Published by Kerry on 10 Feb 2010 at 05:30 am
New Global Citizens is working to educate a generation of young people about global challenges, directly connect them with grassroots locally-led projects around the world, and mobilize them to become an instrumental force. NGC is using WiserEarth groups so their student teams can talk directly with their NGOs. Director of Partnerships of NGC, Jennifer Vollmann, took some time out to share her work with us.
Connecting with the movement
Jennifer is no stranger to the social justice movement. She has volunteered her college summers in many countries, including Thailand, India, and Tanzania. After graduation, she fell in love with Kenya and stayed a year running a parliamentary campaign for writer and social activist Philo Ikonya. She came to question some fundamental assumptions about ‘helping’ internationally: “Local people on the ground have expertise and knowledge, and it’s more a matter of getting them the resources they need than sending in international experts,” she says. She now works for an organization which values just that.
How they work
Arizona-based New Global Citizens (NGC) works with U.S. high school (and occasionally college) students to form teams at their schools. Students first submit an application stating the issues they are most interested in. They then receive resources for team-forming, and later, support and materials from NGC on how they can best support and advocate on behalf of one of NGC’s selected international projects.
Projects and Partners
Jennifer is in charge of choosing NGO grantees and managing how funds are used, no small task. NGC’s partners include Global Partners which are US-based and are connected to grassroots organizations around the world. Some of these partners include: The Global Fund for Children, Ashoka, PlanetRead, The Afghan Institute of Learning, and Sustainable Resources. Each has does amazing work. For example, PlanetRead helps people in India learn to read by subtitling popular Bollywood songs. The project has been a hit!
NGC supports approximately 45 NGO projects a year, based partially on what students are most interested in that year. In addition, they target 10 world challenges: extreme poverty and hunger, universal education, gender equality, child mortality, maternal health, HIV/AIDS, malaria and other diseases, environmental sustainability, economic sustainability, armed conflict, and natural disasters. These projects have to be locally-led, community-driven, and sustainable. All funds that students raise go directly to the project they are working with, with no overhead charge.
“We’ve surveyed our student participants after the program,” reports Jennifer, “and over 98% of them want to pursue new educational or career plans in global issues.”
She recalls Regina, an alumni of NGC, who pursued studies in nonprofit management at Arizona State University under a scholarship made possible by NGC. After the program, she wanted to combine medicine with nonprofit work, and spent this past summer as an Oxfam fellow.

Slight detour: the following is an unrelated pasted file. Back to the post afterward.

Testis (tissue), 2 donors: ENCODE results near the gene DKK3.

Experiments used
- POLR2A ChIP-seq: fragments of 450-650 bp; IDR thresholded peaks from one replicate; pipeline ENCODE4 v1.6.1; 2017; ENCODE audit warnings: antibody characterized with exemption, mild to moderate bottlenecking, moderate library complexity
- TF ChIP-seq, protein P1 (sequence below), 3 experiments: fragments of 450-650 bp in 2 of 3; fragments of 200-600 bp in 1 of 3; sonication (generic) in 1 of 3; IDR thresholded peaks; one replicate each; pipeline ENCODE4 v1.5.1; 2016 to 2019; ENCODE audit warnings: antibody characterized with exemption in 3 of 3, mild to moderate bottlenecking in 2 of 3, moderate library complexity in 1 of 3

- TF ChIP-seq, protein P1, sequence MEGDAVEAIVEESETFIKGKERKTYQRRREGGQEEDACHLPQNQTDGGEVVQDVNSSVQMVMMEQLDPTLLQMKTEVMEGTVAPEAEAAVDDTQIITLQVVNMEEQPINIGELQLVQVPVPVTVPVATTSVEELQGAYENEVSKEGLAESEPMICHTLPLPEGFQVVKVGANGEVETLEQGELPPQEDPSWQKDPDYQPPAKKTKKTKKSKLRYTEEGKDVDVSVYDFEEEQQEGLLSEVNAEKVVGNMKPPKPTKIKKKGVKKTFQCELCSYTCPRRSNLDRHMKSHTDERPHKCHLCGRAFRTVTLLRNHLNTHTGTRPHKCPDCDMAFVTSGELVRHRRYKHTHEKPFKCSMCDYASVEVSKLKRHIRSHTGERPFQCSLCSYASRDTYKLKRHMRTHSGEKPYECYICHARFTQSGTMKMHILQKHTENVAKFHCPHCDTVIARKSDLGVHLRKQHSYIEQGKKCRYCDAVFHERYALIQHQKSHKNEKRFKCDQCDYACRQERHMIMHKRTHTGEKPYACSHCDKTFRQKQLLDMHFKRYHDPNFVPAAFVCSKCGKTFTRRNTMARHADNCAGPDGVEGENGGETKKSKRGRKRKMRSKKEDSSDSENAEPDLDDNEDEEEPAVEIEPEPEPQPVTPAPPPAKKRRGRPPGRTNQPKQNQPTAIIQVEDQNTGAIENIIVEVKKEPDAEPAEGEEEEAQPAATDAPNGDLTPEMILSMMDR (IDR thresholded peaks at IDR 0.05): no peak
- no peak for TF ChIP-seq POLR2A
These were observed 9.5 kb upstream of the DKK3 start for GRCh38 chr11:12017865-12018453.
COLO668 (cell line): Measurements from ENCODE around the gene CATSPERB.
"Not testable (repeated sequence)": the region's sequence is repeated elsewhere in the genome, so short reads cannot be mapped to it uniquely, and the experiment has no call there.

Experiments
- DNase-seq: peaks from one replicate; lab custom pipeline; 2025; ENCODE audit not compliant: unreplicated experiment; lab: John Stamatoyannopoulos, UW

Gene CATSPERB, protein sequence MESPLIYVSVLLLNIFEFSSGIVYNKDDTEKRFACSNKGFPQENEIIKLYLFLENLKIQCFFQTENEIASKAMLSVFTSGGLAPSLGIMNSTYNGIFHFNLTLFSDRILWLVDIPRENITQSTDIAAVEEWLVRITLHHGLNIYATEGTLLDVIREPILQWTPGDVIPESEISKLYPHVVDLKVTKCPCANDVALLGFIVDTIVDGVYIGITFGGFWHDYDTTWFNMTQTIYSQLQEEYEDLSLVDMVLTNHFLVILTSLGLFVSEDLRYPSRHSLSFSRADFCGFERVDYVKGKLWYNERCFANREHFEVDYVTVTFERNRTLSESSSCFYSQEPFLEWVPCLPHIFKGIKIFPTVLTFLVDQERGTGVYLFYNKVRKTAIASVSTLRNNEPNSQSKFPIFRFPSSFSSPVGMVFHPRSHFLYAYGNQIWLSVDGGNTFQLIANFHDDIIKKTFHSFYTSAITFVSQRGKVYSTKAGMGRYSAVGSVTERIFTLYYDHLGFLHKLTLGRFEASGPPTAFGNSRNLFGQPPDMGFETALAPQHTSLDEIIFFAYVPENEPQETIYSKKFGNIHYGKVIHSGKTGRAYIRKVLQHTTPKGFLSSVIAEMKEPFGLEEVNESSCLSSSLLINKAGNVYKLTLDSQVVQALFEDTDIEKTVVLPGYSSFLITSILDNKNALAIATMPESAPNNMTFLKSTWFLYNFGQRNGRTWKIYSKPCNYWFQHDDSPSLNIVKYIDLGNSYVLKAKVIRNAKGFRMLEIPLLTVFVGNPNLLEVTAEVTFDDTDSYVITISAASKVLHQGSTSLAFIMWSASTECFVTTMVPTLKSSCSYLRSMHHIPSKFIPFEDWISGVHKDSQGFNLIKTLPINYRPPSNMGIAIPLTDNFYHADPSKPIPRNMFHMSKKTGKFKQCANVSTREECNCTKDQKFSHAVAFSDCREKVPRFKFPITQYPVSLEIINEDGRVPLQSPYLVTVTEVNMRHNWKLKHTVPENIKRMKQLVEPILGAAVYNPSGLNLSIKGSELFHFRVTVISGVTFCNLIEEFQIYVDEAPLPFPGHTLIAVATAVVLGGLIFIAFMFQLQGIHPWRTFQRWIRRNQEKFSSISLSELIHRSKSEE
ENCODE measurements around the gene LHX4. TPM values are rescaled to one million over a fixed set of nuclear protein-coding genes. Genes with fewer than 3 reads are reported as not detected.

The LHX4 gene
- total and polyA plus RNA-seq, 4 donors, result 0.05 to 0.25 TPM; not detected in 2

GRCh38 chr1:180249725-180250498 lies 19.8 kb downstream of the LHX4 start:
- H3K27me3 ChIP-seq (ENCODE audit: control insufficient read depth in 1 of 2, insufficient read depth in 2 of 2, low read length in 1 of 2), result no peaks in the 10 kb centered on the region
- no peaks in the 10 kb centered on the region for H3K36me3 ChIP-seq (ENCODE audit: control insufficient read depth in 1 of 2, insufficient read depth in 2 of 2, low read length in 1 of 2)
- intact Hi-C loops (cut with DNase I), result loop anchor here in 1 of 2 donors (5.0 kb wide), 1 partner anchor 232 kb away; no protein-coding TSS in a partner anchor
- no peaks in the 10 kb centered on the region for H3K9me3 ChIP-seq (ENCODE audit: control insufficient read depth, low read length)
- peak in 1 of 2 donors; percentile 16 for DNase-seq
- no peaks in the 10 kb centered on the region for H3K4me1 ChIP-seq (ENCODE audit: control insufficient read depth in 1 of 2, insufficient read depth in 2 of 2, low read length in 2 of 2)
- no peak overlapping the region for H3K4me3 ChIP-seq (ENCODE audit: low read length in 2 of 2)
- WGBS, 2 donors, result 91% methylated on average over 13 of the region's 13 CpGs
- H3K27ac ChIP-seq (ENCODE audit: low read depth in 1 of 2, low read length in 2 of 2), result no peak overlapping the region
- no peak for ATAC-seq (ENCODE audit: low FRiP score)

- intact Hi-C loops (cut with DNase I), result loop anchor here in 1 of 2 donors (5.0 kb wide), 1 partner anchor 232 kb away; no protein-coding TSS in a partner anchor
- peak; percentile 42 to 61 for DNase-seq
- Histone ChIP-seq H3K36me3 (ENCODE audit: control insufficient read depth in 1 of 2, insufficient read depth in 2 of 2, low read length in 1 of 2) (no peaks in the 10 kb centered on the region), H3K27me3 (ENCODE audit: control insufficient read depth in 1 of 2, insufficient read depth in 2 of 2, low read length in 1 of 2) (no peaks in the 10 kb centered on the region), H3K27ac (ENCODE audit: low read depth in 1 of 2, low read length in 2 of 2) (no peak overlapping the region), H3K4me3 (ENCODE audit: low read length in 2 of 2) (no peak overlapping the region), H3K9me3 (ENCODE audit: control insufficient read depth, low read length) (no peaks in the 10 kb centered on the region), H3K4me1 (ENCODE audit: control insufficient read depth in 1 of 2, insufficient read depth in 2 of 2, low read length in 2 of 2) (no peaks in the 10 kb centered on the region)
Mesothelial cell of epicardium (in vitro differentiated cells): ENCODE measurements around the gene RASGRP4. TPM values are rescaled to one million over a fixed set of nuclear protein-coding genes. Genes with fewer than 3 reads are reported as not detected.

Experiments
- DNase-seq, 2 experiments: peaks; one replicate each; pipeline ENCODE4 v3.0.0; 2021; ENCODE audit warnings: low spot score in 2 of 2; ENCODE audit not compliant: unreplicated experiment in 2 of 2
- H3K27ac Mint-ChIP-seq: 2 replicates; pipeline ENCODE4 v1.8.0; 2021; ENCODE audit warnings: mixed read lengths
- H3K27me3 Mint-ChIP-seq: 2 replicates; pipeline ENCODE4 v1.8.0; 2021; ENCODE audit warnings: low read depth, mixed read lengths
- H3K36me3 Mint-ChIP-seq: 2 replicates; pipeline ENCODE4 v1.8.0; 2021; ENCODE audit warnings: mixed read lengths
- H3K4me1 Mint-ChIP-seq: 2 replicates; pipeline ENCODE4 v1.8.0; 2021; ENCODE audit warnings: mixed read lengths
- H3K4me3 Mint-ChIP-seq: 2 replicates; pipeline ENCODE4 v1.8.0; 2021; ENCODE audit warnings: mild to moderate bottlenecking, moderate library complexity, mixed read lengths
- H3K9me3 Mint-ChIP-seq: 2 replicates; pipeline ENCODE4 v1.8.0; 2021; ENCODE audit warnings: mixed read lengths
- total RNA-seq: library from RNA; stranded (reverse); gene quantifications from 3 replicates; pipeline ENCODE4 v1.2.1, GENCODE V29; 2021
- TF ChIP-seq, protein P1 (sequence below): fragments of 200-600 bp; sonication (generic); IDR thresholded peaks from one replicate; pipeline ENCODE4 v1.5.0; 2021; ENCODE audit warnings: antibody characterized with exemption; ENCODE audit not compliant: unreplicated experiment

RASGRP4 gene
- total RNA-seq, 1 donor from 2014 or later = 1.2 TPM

Teams can have an amazing impact on their projects. An NGC team in Fremont, CA has held a very popular “dance expose” two years in a row to raise funds for their project, the Mobile Toy Library, a traveling bus in India with educational materials for impoverished children. The Dance Expose gave the team a chance to educate an audience of hundreds and the local media about The Mobile Toy Library, the need for education in India, highlight local Indian dancers, and raise over $7,000! This one event provided the Mobile Library with their operating budget for an entire year.
“After the crisis in Haiti, we have gotten e-mails every day from students asking how they can help,” Jennifer notes. “And it’s been great to partner with Global Fund for Children, which has two grantees in Haiti right now, who have established shelters and are providing medical aid. So students are able to have a really direct impact.”
“WiserEarth has been a great partnership,” Jennifer says. “We are working towards teams communicating with other teams, and communicating with their projects, and Partners, and the group on WiserEarth allows us to connect them.”
On the New Global Citizens Global Network group, teams can connect to each other and to their projects via chat and forums. The group also features a topic of the month, such as ‘What is extreme poverty?’ to foster discussion. “It provides cultural lessons as well when locals from different countries are able to talk,” Jennifer notes. “We want to eventually create subgroups for each project!”
New Global Citizens will also have a new website coming out soon with new integration, a different look, and ways to get invited to their Global Network! Stay tuned to this inspiring organization!
Photo Source: NGC
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